Kitchen Storage Ideas 5 Simple ways
A place for everything, and everything in its place
Sometimes that's easier said than done, right? But I'm hoping with these 5 simple suggestions it will help you get a better idea on how you can organize your kitchen!
LARGE WOODEN CRATES
I have three of these. One for cookie sheets and platters, one for baking ingredients, and one for pasta, rice and other dry goods not kept in the cupboard. Keep your eye for these at yard sales, flea markets, antique stores or your friends barn.
Not only are they pretty, but they can showcase some of your pieces that would otherwise not make as much punch if they were on their own. As you can see here, the wire basket displays my pottery mugs and also protects them from accidentally falling off the shelf. I also use two other wire baskets with cloth liners, one as a makeshift junk drawer and the other for snacks and treats.
I feel like this one is a given, but using an old cookie jar (lid previously broke so can't be used for cookies anymore) to display and keep at hand your cooking utensils. You could use so many items for this. An old watering can, an old croc pot, a big mason jar, or even a wooden vase.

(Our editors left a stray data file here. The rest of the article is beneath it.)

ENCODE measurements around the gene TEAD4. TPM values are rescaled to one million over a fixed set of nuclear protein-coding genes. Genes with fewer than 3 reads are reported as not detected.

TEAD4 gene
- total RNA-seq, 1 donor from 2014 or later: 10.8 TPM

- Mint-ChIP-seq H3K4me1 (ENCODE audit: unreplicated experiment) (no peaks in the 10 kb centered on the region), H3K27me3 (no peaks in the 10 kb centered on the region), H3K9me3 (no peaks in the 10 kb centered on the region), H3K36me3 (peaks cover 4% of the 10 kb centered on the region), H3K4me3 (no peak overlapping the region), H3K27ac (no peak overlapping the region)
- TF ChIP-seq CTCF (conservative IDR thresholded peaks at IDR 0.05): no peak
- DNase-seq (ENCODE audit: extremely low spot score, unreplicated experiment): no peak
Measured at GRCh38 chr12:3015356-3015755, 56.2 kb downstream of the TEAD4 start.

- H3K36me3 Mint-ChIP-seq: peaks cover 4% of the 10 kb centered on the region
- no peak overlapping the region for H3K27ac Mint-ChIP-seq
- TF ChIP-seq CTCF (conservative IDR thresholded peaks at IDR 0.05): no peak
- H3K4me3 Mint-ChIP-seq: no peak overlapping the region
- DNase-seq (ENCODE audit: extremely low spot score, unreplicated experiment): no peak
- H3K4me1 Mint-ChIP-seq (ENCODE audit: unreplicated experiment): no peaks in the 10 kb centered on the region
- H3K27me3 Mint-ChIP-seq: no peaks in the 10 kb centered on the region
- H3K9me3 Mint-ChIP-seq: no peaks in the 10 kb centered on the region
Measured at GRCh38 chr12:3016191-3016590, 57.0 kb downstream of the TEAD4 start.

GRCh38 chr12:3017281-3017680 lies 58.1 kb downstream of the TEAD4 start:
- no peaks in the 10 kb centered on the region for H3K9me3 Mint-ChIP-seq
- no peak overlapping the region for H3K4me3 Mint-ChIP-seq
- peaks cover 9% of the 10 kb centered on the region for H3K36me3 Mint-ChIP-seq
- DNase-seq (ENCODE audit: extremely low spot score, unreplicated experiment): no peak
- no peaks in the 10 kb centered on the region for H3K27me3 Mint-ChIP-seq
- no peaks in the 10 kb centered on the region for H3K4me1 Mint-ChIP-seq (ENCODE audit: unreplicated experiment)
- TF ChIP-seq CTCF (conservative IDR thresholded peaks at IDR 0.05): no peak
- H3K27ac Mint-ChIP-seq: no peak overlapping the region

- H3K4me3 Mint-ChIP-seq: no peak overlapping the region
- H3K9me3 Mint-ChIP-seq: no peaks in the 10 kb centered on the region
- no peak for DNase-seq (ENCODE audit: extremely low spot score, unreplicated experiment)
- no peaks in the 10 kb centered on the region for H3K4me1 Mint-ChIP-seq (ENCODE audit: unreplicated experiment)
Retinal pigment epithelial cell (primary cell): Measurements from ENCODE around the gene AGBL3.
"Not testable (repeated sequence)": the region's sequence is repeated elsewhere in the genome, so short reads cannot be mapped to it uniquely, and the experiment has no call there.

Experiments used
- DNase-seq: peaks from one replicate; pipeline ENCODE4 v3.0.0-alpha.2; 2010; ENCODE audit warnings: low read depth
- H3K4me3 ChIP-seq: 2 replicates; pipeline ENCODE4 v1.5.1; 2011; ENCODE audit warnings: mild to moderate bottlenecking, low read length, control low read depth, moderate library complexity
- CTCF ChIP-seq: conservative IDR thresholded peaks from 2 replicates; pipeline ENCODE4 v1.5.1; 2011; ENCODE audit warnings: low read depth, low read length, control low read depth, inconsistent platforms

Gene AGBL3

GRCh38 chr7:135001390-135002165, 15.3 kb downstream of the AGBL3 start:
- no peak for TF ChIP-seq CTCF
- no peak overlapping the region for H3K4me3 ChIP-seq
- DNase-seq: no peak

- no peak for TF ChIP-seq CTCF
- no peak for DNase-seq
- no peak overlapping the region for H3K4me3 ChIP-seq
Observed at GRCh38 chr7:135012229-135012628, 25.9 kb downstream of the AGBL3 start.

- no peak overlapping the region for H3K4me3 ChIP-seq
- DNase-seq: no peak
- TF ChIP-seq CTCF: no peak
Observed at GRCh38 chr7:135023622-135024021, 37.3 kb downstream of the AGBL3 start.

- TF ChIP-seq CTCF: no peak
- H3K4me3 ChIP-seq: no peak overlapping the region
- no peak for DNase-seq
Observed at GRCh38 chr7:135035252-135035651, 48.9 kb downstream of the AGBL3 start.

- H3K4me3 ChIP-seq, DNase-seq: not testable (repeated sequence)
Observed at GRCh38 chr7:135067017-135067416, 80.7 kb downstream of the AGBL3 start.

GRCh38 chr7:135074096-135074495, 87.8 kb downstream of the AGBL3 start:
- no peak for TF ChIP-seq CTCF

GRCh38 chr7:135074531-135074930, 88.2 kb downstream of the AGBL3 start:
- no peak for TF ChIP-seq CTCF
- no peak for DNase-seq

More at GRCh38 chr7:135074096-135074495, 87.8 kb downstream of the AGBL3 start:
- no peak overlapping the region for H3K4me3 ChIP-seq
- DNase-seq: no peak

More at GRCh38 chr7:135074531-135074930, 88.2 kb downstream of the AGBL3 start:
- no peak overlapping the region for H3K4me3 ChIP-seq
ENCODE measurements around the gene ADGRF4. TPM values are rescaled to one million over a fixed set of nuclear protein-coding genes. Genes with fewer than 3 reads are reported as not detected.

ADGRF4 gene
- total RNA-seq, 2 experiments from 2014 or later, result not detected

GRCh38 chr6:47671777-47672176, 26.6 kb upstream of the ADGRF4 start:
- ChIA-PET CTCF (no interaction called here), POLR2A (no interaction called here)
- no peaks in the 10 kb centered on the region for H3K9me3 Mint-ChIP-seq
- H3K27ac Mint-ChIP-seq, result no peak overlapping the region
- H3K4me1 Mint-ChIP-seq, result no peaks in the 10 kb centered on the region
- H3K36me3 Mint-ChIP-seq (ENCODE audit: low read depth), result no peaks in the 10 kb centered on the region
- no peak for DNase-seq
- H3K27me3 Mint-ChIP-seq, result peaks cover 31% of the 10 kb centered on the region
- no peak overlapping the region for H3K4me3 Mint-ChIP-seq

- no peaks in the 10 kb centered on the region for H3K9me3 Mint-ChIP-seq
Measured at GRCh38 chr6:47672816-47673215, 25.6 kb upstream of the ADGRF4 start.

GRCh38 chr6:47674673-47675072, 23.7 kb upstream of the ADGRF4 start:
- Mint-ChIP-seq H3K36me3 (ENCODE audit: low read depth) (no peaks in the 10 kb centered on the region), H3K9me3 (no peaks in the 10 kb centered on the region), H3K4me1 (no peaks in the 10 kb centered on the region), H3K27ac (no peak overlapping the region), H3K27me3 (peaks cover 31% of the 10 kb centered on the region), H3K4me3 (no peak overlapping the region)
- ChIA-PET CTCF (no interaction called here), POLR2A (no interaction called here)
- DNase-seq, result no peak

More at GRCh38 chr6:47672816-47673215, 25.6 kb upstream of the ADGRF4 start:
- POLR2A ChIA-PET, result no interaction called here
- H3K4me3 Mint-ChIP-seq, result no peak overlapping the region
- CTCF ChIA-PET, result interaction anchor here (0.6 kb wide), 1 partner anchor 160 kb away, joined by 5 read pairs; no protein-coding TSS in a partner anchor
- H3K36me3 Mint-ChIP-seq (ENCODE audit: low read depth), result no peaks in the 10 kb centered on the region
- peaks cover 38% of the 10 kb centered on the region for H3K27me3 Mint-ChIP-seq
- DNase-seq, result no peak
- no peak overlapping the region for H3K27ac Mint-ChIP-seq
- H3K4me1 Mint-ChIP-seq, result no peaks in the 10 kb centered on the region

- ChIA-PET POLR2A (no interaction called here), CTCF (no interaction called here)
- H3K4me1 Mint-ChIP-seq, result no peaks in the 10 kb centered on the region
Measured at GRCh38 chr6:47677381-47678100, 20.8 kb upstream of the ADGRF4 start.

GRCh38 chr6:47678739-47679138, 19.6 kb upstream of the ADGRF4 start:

Whether you have open shelves or individual shelving units or a small apothecary cabinet, use it to display things you love and use often. I quickly made these little wooden shelves/boxes which now hold things like coffee mugs, chia seeds, honey and steel cut oats. There's no reason everything has to be hid away at a cupboard. Put out what makes you smile!!
Lastly in my kitchen I put up a small rod above my sink and in front of the window. This keeps within reach things I use every day, like scrub brushes and measuring cups and spoons. Also, I have a dwarf umbrella tree which seems to like hanging there, which I enjoy looking at while I scrub those dishes.
Once again, your storage solutions don't have to be perfect, but just practical and works for you.
Kelly and her husband are raising two teenage boys and a toddler girl on an old 200 acre farmstead. They value providing food from the land for their family, such as venison, goose, duck, fish and their garden harvest. They own their own business and try to teach their children the value of hard work.